When Girlpool made their introductory statement, with 2015’s Before the World Was Big, they immediately found a niche with gentle bedroom DIY aesthetics conjuring high school sleep-overs. Cleo Tucker and Harmony Tividad capably elicit feelings of empathy and current understanding masquerading as adolescent nostalgia. The duo doubles down on their sophomore effort, Powerplant, sounding more adult and composed without compromising their identity.
Album opener, “123”, may be the most compelling link between Girlpool’s two albums. Beginning with the solitary plucking of a guitar coupled with Tucker and Tividad’s harmonizing vocals, the song ramps up with, potentially, the most surprising addition to Powerplant, drums. Before the World Was Big was notable not only for its quality but for Girlpool’s reliance exclusively on their own voices, a guitar and a bass. Deciding to incorporate further instrumentation, albeit one of the most common forms, is evidence of the band’s desire to grow and move forward in their space. It works well on “123,” giving the song a new heartbeat and direction that punctuates lyrics like “1,2,3 will you list it off to me/how you’re sorry you feel weird in a jubilation dream.”
Girlpool’s stripped-down approach enables the band to focus more narrowly on what’s working for them. On “Sleepless,” their baseline creates a stable track with enough room to contain their brief flourishes of guitar. “Corner Store” follows a similar direction but its most impactful element is the shear guttural ripping effect of a hard-edged riff halfway through halting suddenly allowing for the gentle vocals to regain a foothold. The song may be the best evidence of Tucker and Tividad’s tendency to interwork childlike lyrical imagery similar to predecessors like Kimya Dawson: “I want to be a puzzle superglued to you/I’m falling off the table/I get stuck on the things I see/I’ve had crumbs in a bag in my pocket all week.”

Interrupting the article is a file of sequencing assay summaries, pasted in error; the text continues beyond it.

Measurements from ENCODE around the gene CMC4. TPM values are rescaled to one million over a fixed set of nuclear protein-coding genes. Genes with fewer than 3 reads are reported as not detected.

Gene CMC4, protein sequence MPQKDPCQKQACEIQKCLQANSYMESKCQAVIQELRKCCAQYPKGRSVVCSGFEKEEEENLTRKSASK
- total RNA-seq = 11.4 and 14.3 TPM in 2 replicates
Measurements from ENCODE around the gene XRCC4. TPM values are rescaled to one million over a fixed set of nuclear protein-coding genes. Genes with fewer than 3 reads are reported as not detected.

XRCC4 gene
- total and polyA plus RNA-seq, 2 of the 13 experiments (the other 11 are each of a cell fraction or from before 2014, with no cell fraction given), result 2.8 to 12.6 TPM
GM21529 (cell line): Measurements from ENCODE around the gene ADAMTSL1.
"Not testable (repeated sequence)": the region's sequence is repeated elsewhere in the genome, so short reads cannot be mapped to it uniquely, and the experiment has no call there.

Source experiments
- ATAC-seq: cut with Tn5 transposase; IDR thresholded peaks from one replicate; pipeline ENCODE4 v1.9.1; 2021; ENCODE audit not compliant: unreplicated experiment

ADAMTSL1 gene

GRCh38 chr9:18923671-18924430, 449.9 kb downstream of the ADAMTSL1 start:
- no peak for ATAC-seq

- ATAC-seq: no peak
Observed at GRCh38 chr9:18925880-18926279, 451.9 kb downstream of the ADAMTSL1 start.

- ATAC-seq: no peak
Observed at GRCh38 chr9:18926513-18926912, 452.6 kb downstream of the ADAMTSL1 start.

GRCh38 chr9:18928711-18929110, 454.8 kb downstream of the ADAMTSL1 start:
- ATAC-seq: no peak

Powerplant is an easily chewable album, with only two tracks topping the three-minute mark. The briefest song falls short of 90 seconds and feels more like an instrument check. Even with these short bursts of structure, Girlpool finds success by leaving thoughts and feelings before they’ve had time to turn stale. The most memorable song, “Soup,” finds the duo sticking to a dirtier register that proves their unafraid to get into the muck and the grime, “Come over to my place/I’ll help find your fix/You’ve got lots of potential/Can you feel it.”
Girlpool’s original novelty allowed for rampant skepticism that the band would grow beyond that initial introduction. With Powerplant, they’ve not only proved their growth potential, but have shared an album that shows an abundance of realized talent. Their songwriting carries a poetic voice that picks out meaning from some of the most mundane moments of life and builds fully fleshed out feelings. Each song contains a sour-sweet edge and, on initial listens, can be missed. Powerplant demands repeat listens and with a sub 30-minute runtime there’s little excuse not to replay it immediately.